Jamie Bryson’s invitation to Commons “risks devolution”

Posted By: February 17, 2018

Distributed by Irish National Caucus
“’ Mr. Bryson …  has described himself as opposed to the peace process, described the UVF as “patriots” and has referred to the Pope as “the Antichrist” on social media.’
In a previous post, I explained the historical fact that  in 1920 Northern Ireland had been created  TO BE  anti-Irish and anti-Catholic. … As if to prove my point, The Times of London reminds us that Mr. Bryson rallies support by claiming  the Pope is the Antichrist. How can such Sixteenth Century nonsense still gain political traction? Because anti-Catholicism is still deeply rooted in a significant section of the Unionist/Loyalist/Protestant community…. So, sadly,  the anti-Catholic dog-whistle is still heard in 2018 — just as in the United States the racist dog-whistle is still heard by some. Sectarianism and racism are the flip sides of the same coin.”—Fr. Sean McManus

Jamie Bryson’s invitation to Commons “risks devolution”

Jamie Bryson was jailed for protests and has described the Pope as the “Antichrist”
Patrick Maguire. The Times. London. Saturday, February 17, 2018

A House of Commons committee has been accused of jeopardizing efforts to restore devolution to Northern Ireland after it invited a controversial loyalist to give evidence in parliament.

Leading politicians said that the Northern Ireland affairs committee’s decision to hear evidence from Jamie Bryson, the blogger and activist, risked damaging its credibility.

Mr. Bryson featured in protests against the decision of Belfast city council to limit the flying of the Union Flag to specific days in 2012, later serving five weeks in jail. He has described himself as opposed to the peace process, described the UVF as “patriots” and has referred to the Pope as “the Antichrist” on social media.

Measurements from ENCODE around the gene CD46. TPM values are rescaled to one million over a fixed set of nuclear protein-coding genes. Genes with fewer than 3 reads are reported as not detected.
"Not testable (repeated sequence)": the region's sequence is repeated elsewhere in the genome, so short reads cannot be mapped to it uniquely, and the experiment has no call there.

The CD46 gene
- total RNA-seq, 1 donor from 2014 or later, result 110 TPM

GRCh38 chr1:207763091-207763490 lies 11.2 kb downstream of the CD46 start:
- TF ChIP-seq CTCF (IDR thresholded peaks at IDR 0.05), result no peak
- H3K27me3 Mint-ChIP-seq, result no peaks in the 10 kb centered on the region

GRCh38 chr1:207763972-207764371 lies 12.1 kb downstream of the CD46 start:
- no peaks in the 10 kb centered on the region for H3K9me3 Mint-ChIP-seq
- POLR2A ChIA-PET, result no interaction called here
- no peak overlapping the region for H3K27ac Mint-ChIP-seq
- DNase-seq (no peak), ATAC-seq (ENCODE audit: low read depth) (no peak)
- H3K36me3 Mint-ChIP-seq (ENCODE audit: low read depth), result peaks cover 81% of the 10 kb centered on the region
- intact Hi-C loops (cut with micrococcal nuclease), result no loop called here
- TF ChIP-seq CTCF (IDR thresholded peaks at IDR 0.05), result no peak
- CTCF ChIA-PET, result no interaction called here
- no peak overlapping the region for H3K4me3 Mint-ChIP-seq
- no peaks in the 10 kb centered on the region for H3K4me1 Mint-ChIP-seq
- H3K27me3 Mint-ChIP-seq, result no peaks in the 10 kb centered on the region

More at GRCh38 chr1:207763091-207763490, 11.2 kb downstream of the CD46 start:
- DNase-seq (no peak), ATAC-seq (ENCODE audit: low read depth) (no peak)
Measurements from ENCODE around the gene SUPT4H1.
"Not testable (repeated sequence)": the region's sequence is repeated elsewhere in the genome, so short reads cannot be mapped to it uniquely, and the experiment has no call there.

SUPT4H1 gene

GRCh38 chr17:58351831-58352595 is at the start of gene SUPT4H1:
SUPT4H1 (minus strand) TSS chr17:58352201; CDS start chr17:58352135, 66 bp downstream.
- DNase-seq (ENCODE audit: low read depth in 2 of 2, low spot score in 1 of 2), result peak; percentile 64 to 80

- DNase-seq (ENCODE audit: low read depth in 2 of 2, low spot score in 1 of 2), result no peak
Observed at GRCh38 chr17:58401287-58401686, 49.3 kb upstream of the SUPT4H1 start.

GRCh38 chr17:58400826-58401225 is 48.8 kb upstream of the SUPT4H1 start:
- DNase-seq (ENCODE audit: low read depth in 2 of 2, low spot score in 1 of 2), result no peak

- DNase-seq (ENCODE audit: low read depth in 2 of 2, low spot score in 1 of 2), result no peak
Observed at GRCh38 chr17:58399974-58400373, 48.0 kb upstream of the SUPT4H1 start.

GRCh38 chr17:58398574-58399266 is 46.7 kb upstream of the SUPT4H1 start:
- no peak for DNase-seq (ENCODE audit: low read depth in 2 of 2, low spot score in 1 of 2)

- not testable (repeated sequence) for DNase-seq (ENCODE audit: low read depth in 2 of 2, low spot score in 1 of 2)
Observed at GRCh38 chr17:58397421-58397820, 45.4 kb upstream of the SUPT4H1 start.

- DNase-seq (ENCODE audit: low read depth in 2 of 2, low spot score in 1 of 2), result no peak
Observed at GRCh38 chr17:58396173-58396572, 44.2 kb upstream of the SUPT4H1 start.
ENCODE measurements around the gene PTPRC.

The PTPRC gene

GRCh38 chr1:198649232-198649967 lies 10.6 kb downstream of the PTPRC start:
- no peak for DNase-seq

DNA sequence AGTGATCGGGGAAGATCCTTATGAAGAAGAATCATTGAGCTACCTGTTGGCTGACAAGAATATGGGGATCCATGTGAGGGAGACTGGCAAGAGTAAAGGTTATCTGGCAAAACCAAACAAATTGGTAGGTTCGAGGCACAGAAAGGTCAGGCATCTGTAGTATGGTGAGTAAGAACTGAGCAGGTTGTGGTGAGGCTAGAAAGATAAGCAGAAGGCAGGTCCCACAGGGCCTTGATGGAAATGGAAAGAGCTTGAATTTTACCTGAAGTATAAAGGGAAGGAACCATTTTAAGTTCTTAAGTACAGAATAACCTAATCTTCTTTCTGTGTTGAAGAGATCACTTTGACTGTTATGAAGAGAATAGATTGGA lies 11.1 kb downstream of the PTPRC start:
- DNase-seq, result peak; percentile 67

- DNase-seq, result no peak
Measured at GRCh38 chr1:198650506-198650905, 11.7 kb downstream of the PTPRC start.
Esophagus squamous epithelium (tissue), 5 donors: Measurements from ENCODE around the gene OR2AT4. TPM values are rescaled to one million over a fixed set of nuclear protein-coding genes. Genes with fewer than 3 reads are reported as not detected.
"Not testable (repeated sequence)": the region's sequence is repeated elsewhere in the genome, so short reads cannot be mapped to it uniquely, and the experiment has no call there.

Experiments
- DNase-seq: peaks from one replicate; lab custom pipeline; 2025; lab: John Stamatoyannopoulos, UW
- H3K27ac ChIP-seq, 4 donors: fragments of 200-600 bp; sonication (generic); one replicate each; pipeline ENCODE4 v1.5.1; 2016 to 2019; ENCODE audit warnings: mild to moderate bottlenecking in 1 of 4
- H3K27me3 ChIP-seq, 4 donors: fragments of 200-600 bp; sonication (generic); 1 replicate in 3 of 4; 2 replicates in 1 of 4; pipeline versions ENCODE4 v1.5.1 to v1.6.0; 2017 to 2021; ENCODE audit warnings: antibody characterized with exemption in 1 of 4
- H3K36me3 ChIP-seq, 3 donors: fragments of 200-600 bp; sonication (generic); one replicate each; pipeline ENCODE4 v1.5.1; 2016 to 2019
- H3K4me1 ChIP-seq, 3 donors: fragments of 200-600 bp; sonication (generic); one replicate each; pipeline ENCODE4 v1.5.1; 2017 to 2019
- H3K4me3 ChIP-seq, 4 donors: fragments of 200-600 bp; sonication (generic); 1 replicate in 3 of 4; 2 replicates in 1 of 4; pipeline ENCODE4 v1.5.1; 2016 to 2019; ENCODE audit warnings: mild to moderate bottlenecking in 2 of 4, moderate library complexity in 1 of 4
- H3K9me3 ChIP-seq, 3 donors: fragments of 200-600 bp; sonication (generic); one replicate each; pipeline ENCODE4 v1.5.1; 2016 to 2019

He has been invited to next Wednesday’s meeting of the committee, chaired by the Tory MP Andrew Murrison, into how the functioning of devolution in the North could be improved. Colum Eastwood, the SDLP leader, and Claire Sugden, the independent unionist MLA and former justice minister, will also appear. Naomi Long, the Alliance Party leader, has pulled out in protest at the decision to invite Mr Bryson. She said the committee had made itself vulnerable to “public ridicule”.

“I am genuinely at a loss as to why a select committee of such standing would allow itself and its reputation to be diminished by inviting this individual to attend and give evidence,” Ms Long wrote to Dr Murrison.

Labour politicians also criticized the decision. Conor McGinn, the Newry-born MP who sits on the committee, said Mr Bryson’s invite raised questions about impartiality. “This has damaged the integrity and credibility of the inquiry, and will also raise questions about the role of the committee at a time when things are at a very delicate stage in Northern Ireland and between the British and Irish governments,” he said.

“It also highlights the fact that there is no Irish nationalist representation on the committee and its membership is overwhelmingly made up of pro-Brexit MPs, which means it is viewed as not reflective of the wider community in Northern Ireland.”

Of the 13 committee members four backed remaining in the EU. Owen Smith, Labour’s spokesman on Northern Ireland, said inviting Mr Bryson set a dangerous precedent. “I do not believe that Mr Bryson is an appropriate figure to appear before the committee at taxpayers’ expense, especially at a time when all efforts should be focused on rebuilding trust and good faith between communities and restoring an assembly government.”

The SDLP said Mr Eastwood would not pull out. A spokesman said: “The SDLP fully understands that Jamie Bryson is a dangerous eejit but we believe it is better to robustly take on and take apart his arguments than to allow him free rein and an open microphone.”

Mr Bryson said the issue was “an intolerance of differing viewpoints and the fury that grassroots loyalism would dare to engage in an open inquiry”.

A committee spokesman said: “In this particular session we’re looking for a range of views on ways that the current situation in Northern Ireland can be changed. He is one of four on the panel and has attracted more attention than the others, but we’re looking for a range of options, and that includes his views.”

Sinn Féin described the committee as a “pro-unionist talking shop dominated by the DUP and their allies at Westminster.”